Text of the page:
1. Limited time only! Sign up for a free 30min personal tutor trial with Chegg Tutors
    Dismiss Notice
Dismiss Notice
Join Physics Forums Today!
The friendliest, high quality science and math community on the planet! Everyone who loves science is here!

Centralizer proof

  1. Mar 31, 2010 #1
    1. The problem statement, all variables and given/known data
    If a is an element of a group and |a|=n, prove that C(a)=C(a^k) when k is relatively prime to n.

    2. Relevant equations
    If n and k are relatively prime, then there exists integers s and t such that ns+kt=1.
    The centralizer a in G, C(a) is the set of all elements in a group G that commute with a. C(a)={g an element of G|ga-ag}

    3. The attempt at a solution
    I tried proving it by double containment, but I couldn't show that C(a^K) is contained in C(a). Should I try a proof by contradiction? I will be grateful for any help.
  2. jcsd
  3. Mar 31, 2010 #2
    I think double containment is the easiest method (I have never heard the term double containment, but I'm assuming it refers to proving [itex]C(a) \subseteq C(a^K)[/itex] and [itex]C(a^K) \subseteq C(a)[/itex]).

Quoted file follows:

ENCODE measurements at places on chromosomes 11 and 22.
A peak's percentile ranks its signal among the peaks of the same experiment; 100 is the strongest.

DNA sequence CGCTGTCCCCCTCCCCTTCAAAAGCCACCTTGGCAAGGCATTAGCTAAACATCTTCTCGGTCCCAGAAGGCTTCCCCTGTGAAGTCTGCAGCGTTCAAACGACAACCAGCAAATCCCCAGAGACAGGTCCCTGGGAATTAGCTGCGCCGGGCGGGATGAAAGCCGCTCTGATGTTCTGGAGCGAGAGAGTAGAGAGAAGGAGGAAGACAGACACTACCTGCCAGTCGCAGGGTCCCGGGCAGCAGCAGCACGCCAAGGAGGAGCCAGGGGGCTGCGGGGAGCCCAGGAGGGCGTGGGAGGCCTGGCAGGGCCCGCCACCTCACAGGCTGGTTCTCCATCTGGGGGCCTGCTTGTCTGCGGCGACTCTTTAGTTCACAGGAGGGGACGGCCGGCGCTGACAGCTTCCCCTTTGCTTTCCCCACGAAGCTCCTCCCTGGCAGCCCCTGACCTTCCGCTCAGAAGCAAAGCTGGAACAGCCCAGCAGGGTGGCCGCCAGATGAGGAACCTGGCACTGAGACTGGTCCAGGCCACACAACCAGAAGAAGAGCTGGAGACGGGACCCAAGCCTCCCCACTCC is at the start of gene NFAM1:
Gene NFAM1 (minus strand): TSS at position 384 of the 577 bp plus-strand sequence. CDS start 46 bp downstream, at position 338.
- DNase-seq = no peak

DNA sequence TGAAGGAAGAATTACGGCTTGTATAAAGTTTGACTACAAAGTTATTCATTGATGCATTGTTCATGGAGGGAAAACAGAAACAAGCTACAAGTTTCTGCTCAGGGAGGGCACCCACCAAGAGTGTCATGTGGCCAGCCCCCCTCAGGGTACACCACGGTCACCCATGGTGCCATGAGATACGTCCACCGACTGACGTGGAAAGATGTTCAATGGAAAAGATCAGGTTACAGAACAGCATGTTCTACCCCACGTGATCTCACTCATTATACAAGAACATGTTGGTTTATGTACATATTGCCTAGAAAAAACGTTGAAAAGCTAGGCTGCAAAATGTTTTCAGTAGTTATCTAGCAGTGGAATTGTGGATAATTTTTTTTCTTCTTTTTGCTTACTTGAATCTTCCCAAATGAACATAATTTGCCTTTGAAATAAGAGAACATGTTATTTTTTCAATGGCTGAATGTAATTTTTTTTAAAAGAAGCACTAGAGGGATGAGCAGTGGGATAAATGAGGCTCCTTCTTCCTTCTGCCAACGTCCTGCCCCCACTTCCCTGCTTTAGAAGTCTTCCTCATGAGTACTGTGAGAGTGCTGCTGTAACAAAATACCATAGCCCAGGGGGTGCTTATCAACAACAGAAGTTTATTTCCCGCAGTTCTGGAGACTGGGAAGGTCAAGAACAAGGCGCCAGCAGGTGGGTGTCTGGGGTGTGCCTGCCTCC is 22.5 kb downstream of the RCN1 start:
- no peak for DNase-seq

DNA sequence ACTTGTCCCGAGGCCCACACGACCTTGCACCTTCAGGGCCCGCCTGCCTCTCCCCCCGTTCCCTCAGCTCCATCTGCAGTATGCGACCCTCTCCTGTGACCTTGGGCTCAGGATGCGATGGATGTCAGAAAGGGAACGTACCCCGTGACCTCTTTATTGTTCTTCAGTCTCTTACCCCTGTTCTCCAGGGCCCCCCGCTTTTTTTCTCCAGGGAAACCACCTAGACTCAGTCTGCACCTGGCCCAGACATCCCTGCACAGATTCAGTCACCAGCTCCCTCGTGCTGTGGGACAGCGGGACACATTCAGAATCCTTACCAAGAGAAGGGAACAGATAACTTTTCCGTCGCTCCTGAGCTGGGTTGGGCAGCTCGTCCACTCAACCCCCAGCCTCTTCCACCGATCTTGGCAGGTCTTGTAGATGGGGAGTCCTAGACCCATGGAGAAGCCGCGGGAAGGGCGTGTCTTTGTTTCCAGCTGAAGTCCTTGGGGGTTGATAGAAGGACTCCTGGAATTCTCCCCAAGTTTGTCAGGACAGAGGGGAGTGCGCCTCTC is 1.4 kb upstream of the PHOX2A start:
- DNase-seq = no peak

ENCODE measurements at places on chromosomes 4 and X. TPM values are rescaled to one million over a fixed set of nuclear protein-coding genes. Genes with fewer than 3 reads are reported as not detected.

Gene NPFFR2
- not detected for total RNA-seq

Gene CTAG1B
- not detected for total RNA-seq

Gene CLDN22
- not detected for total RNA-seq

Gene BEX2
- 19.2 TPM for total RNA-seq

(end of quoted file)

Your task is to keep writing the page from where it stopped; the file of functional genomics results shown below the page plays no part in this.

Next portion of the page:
You want to show that if b is in C(a^K), then b is in C(a). In other words assume:
    [tex]ba^Kb^{-1} = a^K[/itex]
    i.e. a^K and b commute. You then wish to show [itex]bab^{-1}=a[/itex]. Here I have just stated the goal so we're clear about that.

    To say that K and n are relatively prime is equivalent to saying that there exists integers x, y such that xK+yn=1. Now you have:
    [tex](bab^{-1})^1 = (bab^{-1})^{xK+yn}[/tex]
    so it suffices to show:
    [tex](bab^{-1})^{xK+yn} = a[/tex]
    See if you can do this. Remember that you have:
    [tex]ba^K b^{-1} = a^K \qquad a^n = 1[/tex]
Know someone interested in this topic? Share this thread via Reddit, Google+, Twitter, or Facebook